Per the Center for Disease Control, preventing tobacco use among youth is critical to ending the tobacco epidemic in the United States. Nearly 9 out of 10 cigarette smokers first tried smoking by age 18, and 99 percent first tried smoking by age 26. In 2015, about 7 of every 100 middle school students (7.4 percent) and about 25 of every 100 high school students (25.3 percent) used some type of tobacco product. Recently, Valley’s Cancer Services team visited Nelsen Middle School to speak with students about the dangers and consequences of tobacco use and secondhand smoke. Nearly 400 6th through 8th graders participated in the program.
During the event, the Cancer Services Team touched upon:
- The fact that there is no such thing as a safe tobacco product. This includes cigarettes, cigars, chewing tobacco, tobacco pipes, bidis, hookah and electronic cigarettes
- Social and physical environments:
- The way mass media show tobacco use as a normal activity can promote smoking among young people.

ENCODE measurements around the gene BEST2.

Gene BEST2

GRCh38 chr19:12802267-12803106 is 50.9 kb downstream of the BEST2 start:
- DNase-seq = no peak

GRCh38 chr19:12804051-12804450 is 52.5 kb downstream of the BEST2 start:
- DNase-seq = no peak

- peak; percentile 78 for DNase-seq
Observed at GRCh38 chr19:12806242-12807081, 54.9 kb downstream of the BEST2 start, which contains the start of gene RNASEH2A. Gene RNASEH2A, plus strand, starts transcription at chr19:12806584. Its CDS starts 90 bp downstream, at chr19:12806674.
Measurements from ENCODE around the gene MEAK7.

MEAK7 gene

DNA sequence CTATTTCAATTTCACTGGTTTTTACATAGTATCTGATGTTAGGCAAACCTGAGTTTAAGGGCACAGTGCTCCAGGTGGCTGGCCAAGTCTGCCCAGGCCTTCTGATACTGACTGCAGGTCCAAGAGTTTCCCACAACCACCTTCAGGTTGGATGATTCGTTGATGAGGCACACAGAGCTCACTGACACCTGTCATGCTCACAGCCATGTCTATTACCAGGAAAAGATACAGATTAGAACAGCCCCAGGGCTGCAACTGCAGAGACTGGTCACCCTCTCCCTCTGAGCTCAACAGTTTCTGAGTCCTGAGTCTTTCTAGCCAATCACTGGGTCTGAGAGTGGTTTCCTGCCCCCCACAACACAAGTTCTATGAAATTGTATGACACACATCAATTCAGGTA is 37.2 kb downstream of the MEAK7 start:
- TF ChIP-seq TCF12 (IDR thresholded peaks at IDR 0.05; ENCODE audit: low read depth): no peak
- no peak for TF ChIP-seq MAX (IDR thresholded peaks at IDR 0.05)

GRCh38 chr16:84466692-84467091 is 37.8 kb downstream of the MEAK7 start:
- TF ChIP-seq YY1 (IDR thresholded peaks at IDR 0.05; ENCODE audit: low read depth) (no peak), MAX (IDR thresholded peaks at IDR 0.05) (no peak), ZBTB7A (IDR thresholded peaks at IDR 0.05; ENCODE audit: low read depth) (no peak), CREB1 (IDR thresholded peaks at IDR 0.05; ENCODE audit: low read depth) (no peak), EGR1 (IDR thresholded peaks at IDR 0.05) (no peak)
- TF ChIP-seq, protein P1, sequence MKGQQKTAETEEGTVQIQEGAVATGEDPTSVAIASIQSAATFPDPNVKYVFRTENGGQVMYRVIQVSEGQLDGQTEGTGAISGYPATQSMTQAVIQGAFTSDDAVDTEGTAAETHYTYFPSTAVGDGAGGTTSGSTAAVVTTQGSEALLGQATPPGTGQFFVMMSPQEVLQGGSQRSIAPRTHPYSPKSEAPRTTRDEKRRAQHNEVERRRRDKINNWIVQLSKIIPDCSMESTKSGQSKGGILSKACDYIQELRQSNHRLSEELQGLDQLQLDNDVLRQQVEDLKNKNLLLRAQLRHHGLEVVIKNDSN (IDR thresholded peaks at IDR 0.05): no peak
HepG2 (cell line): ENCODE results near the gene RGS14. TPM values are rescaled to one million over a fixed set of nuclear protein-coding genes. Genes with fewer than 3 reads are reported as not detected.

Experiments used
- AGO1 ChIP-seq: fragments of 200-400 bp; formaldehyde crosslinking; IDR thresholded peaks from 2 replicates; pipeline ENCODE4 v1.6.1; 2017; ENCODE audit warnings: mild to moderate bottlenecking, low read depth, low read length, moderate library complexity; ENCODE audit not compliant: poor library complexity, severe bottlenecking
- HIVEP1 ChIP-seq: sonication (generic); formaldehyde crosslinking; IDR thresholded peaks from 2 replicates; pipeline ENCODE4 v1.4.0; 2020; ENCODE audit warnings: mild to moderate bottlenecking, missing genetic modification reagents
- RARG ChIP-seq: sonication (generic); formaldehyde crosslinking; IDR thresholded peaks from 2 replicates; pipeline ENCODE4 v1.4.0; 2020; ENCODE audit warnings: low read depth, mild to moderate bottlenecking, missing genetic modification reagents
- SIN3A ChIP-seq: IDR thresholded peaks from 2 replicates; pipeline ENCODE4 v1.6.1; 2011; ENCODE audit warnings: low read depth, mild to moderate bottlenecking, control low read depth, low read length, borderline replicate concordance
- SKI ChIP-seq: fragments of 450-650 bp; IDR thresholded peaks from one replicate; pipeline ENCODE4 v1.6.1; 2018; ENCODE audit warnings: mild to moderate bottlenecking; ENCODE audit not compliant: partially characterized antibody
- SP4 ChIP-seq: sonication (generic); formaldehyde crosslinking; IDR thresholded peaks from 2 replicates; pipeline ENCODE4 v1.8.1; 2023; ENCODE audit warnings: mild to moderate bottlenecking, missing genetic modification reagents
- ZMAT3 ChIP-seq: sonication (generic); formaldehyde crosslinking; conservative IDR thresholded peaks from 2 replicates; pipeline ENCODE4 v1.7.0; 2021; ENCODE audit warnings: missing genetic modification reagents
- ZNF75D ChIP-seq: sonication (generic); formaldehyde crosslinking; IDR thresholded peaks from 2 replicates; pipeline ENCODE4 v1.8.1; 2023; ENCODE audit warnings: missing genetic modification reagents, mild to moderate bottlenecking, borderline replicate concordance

- Youth are more likely to use tobacco if they see that tobacco use is acceptable or normal among their peers.
- High school athletes are more likely to use smokeless tobacco than their peers who are non-athletes.
- Parental smoking may promote smoking among young people.
- Biological and genetic factors:
- There is evidence that youth may be sensitive to nicotine and that teens can feel dependent on nicotine sooner than adults.
- Genetic factors may make quitting smoking more difficult for young people.
- Mental health: There is a strong relationship between youth smoking and depression, anxiety, and stress.